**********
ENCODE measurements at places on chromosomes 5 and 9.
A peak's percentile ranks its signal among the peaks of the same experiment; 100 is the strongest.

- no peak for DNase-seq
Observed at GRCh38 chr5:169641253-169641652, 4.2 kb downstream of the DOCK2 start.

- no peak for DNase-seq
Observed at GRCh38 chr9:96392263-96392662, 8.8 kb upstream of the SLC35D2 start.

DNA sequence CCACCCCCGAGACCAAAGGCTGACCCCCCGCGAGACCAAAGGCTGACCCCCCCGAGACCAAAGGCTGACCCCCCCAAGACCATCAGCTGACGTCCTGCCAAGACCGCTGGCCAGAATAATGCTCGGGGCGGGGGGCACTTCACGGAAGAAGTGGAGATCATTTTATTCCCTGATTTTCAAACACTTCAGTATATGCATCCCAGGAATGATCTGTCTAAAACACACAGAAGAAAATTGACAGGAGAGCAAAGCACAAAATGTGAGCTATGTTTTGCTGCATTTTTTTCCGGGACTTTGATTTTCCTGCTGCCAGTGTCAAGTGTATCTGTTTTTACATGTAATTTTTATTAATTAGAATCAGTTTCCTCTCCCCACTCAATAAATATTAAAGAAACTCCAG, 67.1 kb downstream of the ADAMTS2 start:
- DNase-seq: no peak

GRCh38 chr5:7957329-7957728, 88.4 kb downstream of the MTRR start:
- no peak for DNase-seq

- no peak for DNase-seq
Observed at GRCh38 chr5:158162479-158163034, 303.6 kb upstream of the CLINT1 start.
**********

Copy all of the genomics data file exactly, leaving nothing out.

ENCODE measurements at places on chromosomes 5 and 9.
A peak's percentile ranks its signal among the peaks of the same experiment; 100 is the strongest.

- no peak for DNase-seq
Observed at GRCh38 chr5:169641253-169641652, 4.2 kb downstream of the DOCK2 start.

- no peak for DNase-seq
Observed at GRCh38 chr9:96392263-96392662, 8.8 kb upstream of the SLC35D2 start.

DNA sequence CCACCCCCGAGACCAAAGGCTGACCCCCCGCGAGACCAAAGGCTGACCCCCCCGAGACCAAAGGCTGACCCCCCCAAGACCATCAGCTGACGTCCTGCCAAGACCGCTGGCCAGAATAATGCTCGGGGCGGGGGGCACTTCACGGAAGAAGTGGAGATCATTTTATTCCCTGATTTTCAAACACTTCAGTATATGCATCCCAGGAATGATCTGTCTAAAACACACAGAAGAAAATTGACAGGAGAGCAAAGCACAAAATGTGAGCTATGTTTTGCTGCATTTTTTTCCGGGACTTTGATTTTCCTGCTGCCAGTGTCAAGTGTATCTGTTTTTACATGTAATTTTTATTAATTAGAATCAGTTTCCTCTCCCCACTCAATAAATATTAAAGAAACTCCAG, 67.1 kb downstream of the ADAMTS2 start:
- DNase-seq: no peak

GRCh38 chr5:7957329-7957728, 88.4 kb downstream of the MTRR start:
- no peak for DNase-seq

- no peak for DNase-seq
Observed at GRCh38 chr5:158162479-158163034, 303.6 kb upstream of the CLINT1 start.